Jul 22, 2024  
2005-2006 Undergraduate Catalog 
2005-2006 Undergraduate Catalog [ARCHIVED CATALOG]

General Education

General Education

Every University of Maine academic program is based upon a strong foundation in the liberal arts and sciences. The University’s goal is to ensure that all of its graduates, regardless of the academic major they pursued, are broadly educated persons who can appreciate the achievements of civilization, understand the tensions within it, and contribute to resolving them. This component of every program is called general education, and it amounts to about one third of every program. The design of general education at the University of Maine is meant to be flexible within the broad goals it seeks to achieve. It affords each student many ways of meeting its requirements, which fall under the six broad categories outlined below.

Each program must include two courses in the physical or biological sciences. This may be accomplished in two ways:

  1. By completing two courses with laboratories in the basic or applied sciences;
  2. By completing one course in the applications of scientific knowledge, plus one course with a laboratory in the basic or applied sciences. 

Human Values and Social Context
Each program must include 18 credits in this broad area, selected from lists of approved courses to satisfy each of five sub-categories. (Courses that satisfy requirements in more than one sub-category may be counted in each appropriate sub-category, but credits may be counted only once.)

  1. Western cultural tradition
  2. Social context and institutions
  3. Cultural diversity and international perspectives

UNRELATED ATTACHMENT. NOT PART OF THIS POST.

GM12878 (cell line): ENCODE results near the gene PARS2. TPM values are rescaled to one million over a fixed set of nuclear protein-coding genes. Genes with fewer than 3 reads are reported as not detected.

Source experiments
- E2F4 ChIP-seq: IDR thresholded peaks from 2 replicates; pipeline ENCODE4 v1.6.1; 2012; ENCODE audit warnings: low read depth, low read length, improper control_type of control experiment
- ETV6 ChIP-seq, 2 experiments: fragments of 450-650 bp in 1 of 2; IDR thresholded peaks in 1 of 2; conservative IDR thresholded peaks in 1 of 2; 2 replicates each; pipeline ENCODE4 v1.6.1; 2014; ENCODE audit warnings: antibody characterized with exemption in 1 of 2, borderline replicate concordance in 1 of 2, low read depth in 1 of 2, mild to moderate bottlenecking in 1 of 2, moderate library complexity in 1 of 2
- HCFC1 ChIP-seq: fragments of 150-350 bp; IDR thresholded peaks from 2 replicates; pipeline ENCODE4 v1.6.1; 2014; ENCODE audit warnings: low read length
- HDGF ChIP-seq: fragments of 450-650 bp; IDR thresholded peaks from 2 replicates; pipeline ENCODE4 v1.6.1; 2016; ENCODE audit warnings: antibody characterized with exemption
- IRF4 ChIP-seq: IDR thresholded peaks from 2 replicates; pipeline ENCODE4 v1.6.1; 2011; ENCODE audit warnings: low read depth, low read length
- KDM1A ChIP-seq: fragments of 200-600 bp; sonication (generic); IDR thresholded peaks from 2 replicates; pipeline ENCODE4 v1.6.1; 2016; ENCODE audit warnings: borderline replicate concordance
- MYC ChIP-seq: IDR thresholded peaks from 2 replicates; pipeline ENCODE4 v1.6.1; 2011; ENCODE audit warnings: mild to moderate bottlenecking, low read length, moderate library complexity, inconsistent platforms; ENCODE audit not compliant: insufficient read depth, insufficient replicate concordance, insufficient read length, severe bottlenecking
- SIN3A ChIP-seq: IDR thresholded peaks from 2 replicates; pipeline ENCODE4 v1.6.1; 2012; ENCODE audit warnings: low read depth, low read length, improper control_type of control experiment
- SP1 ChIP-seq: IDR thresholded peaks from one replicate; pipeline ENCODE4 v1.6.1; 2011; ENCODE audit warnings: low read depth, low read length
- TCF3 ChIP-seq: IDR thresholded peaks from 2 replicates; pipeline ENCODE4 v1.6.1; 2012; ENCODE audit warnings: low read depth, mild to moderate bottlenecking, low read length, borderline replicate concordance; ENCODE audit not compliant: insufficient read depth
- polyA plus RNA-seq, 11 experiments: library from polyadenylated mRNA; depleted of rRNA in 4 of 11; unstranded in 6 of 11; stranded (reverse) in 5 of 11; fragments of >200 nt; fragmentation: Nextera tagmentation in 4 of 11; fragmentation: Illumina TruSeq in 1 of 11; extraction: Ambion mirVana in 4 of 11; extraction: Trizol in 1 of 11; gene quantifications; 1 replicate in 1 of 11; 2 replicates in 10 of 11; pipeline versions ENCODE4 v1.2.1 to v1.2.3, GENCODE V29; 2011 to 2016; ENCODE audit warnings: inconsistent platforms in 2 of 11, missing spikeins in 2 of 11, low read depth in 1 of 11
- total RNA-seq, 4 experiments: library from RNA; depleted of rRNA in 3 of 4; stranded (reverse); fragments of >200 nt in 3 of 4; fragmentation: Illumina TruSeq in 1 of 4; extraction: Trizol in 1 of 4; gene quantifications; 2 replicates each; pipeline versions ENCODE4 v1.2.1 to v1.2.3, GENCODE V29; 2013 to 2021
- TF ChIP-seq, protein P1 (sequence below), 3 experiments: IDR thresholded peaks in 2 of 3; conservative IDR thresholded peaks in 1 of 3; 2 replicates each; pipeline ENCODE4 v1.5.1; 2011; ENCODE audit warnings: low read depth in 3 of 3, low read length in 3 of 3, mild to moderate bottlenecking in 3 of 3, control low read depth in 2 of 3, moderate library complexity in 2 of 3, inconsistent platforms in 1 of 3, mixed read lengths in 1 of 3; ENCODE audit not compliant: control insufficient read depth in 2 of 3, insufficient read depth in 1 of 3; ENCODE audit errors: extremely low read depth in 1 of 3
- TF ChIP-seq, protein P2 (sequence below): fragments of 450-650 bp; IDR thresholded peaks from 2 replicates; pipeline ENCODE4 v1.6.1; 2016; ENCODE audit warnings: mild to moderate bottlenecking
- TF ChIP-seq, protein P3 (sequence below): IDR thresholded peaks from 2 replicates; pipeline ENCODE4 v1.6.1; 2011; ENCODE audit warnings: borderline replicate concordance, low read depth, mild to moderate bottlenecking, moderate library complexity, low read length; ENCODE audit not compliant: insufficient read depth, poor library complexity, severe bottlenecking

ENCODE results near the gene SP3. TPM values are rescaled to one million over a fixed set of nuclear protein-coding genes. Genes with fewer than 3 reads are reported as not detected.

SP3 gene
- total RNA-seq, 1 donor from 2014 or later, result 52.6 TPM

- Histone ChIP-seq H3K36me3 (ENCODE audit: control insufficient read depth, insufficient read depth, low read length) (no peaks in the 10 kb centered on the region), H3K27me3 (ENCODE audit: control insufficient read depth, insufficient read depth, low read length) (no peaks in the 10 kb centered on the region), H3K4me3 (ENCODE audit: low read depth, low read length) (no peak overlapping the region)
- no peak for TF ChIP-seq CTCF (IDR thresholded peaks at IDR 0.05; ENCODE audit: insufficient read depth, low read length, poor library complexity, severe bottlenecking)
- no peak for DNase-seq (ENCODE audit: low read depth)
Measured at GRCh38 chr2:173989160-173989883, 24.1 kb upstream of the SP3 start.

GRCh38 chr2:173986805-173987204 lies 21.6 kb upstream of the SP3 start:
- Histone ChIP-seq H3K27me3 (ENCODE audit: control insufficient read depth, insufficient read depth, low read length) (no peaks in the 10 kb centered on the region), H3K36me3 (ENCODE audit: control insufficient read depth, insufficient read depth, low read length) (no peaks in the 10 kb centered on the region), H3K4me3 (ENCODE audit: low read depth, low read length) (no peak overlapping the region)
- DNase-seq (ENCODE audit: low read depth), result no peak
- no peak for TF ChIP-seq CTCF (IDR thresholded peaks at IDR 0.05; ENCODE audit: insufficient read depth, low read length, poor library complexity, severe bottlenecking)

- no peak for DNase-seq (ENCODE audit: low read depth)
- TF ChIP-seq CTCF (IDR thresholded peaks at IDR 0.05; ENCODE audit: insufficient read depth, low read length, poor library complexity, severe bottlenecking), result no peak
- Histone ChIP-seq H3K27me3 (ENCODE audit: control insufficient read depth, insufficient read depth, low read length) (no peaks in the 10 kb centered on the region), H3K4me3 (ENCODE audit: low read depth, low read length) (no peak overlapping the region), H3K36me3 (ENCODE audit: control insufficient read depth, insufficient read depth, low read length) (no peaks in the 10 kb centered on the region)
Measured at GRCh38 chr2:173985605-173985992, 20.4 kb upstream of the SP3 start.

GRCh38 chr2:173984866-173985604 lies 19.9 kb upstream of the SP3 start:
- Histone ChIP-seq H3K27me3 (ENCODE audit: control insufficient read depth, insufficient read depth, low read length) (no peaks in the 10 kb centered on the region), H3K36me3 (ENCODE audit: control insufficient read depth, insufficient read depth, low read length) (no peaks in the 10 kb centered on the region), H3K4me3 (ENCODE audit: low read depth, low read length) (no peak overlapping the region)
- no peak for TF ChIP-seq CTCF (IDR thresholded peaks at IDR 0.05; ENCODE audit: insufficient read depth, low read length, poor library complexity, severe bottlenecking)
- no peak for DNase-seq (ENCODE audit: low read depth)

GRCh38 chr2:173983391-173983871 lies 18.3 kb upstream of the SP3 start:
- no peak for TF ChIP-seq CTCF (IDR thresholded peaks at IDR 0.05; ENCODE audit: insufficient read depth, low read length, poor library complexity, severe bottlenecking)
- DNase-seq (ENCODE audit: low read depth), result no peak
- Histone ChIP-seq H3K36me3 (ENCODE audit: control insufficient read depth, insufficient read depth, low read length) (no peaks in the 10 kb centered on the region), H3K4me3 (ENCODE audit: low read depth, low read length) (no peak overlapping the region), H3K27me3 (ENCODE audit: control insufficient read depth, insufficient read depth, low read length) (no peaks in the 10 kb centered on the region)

4. Population and the environment
  5. Artistic and creative expression

Each program must include at least six credit hours in mathematics, including statistics and certain courses in computer science. No more than three of the six credit hours may be in computer science.

Writing Competency
The ability to write well is one of the most important attributes of an educated person. To help ensure this outcome the University requires its students to write throughout their academic careers, focusing both on general-purpose writing and professional writing within their majors. Each program must include:

  1. ENG 101, College Composition. All students must complete this course with a grade of C or better, or be excused from this course on the basis of a placement exam or completion of HON 111 and HON 112 with a grade of C or better in each.
  2. At least two courses designated as writing-intensive, at least one of which must be within the academic major.

Each program must include at least one approved course or series of courses placing substantial emphasis on the discussion of ethical issues.

Capstone Experience
Every program must include an approved capstone experience. The goal is to draw together the various threads of the undergraduate program that bear directly upon the academic major in an experience that typifies the work of professionals within the discipline. Normally, the Capstone would conclude at the end of the student’s senior year. Students should consult closely with their academic advisor to explore the range of options available for meeting this requirement.

Course descriptions reflect specific general education categories. You may also go to http://studentrecords.umaine.edu/ for currently offered courses. Click on Schedule of Classes. Enter a term and a General Education category. A complete list of courses meeting the specified General Education category will be displayed.

A student (completing more than one academic major or baccalaureate degree) need complete only one set of UMaine General Education Requirements. For example, a student completing a double major need complete the “writing intensive course in the major” and the capstone experience only for the designated primary major. Exception: some departments may specifically require their writing intensive and capstone courses as part of the major, aside from their role in general education. In this case the double-major student must complete them, not because of general education policy, but because the major program requires them.